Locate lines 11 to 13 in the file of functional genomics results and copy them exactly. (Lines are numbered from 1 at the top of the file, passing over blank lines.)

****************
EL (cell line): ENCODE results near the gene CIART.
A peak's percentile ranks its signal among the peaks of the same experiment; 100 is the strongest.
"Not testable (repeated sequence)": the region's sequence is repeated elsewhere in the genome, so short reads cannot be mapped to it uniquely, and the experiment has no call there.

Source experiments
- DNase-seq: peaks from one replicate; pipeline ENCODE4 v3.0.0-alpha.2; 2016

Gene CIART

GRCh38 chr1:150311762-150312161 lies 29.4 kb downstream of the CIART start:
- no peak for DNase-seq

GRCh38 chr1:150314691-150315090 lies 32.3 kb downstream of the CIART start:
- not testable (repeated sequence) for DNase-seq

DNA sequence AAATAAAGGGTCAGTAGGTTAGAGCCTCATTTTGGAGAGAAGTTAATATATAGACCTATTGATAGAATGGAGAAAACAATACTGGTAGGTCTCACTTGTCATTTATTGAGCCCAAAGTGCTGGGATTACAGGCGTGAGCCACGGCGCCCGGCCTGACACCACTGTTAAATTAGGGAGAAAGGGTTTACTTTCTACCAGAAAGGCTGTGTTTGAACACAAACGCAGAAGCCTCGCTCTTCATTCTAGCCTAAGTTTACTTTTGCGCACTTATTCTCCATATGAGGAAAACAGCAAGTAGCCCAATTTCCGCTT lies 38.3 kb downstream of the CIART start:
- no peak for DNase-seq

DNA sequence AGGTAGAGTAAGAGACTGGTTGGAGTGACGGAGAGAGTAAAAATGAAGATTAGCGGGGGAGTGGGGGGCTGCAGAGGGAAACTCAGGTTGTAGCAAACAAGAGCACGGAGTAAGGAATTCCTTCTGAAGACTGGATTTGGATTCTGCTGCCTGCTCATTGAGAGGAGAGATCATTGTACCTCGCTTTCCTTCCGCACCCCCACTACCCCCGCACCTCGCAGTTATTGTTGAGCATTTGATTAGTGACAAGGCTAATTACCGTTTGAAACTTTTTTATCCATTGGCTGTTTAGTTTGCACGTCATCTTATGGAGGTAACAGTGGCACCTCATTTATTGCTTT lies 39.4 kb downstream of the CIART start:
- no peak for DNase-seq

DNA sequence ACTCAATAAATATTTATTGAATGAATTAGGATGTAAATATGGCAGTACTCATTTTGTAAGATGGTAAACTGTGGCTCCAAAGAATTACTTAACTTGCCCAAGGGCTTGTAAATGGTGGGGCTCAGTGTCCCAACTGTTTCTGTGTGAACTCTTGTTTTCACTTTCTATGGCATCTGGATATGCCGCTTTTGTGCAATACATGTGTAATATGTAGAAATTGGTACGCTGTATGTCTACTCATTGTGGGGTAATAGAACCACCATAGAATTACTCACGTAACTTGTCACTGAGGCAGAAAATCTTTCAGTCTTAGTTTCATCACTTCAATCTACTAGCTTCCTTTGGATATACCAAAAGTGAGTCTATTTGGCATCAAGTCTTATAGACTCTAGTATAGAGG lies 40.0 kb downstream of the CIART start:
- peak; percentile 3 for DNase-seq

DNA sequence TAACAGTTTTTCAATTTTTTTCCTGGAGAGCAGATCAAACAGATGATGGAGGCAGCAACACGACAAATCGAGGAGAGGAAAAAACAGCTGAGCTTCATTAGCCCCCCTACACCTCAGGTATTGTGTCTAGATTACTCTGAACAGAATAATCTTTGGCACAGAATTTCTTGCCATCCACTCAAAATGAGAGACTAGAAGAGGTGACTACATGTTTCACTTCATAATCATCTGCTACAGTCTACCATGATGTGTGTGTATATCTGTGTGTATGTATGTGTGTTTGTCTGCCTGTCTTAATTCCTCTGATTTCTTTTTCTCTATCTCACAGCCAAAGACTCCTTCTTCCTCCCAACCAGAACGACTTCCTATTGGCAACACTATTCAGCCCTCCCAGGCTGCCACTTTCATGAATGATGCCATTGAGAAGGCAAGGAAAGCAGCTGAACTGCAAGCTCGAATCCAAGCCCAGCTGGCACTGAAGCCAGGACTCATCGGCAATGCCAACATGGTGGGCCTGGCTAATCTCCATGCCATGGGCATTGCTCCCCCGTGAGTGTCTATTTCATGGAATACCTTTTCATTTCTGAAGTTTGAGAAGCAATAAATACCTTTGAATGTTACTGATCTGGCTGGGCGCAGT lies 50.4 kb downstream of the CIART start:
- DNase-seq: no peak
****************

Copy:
DNA sequence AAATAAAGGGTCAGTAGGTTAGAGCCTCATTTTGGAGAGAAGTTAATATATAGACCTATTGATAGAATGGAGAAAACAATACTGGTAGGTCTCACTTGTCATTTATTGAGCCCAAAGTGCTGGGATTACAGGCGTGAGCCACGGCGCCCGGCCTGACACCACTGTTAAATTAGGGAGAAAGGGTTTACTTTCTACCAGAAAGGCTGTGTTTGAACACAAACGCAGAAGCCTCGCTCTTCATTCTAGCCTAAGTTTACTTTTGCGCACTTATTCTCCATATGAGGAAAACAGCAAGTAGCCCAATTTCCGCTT lies 38.3 kb downstream of the CIART start:
- no peak for DNase-seq

DNA sequence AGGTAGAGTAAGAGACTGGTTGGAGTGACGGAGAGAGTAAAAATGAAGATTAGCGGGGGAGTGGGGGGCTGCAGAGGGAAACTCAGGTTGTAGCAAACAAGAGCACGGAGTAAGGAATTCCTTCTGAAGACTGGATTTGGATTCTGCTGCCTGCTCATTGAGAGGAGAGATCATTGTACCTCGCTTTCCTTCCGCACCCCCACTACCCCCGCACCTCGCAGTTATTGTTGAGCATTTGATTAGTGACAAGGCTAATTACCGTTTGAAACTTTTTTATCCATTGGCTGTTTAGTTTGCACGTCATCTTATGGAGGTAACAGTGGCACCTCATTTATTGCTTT lies 39.4 kb downstream of the CIART start: